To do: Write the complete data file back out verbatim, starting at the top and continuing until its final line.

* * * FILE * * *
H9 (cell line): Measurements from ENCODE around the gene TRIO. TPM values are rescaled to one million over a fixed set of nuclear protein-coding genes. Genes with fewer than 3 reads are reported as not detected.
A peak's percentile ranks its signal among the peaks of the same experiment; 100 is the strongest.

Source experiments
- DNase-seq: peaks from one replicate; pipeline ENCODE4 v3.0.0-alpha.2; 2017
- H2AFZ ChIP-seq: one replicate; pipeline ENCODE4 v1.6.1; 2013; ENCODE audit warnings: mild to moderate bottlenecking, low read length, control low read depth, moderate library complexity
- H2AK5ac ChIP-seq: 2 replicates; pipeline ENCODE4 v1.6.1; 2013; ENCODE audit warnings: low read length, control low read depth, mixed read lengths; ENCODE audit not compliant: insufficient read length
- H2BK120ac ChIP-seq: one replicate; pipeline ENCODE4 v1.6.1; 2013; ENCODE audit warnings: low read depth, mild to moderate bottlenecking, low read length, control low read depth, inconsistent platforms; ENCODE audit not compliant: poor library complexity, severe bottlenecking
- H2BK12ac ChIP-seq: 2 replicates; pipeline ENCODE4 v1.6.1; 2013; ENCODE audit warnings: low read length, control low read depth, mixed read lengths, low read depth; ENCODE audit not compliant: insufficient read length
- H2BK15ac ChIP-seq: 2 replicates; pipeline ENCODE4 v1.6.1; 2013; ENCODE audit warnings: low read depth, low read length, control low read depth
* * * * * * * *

H9 (cell line): Measurements from ENCODE around the gene TRIO. TPM values are rescaled to one million over a fixed set of nuclear protein-coding genes. Genes with fewer than 3 reads are reported as not detected.
A peak's percentile ranks its signal among the peaks of the same experiment; 100 is the strongest.

Source experiments
- DNase-seq: peaks from one replicate; pipeline ENCODE4 v3.0.0-alpha.2; 2017
- H2AFZ ChIP-seq: one replicate; pipeline ENCODE4 v1.6.1; 2013; ENCODE audit warnings: mild to moderate bottlenecking, low read length, control low read depth, moderate library complexity
- H2AK5ac ChIP-seq: 2 replicates; pipeline ENCODE4 v1.6.1; 2013; ENCODE audit warnings: low read length, control low read depth, mixed read lengths; ENCODE audit not compliant: insufficient read length
- H2BK120ac ChIP-seq: one replicate; pipeline ENCODE4 v1.6.1; 2013; ENCODE audit warnings: low read depth, mild to moderate bottlenecking, low read length, control low read depth, inconsistent platforms; ENCODE audit not compliant: poor library complexity, severe bottlenecking
- H2BK12ac ChIP-seq: 2 replicates; pipeline ENCODE4 v1.6.1; 2013; ENCODE audit warnings: low read length, control low read depth, mixed read lengths, low read depth; ENCODE audit not compliant: insufficient read length
- H2BK15ac ChIP-seq: 2 replicates; pipeline ENCODE4 v1.6.1; 2013; ENCODE audit warnings: low read depth, low read length, control low read depth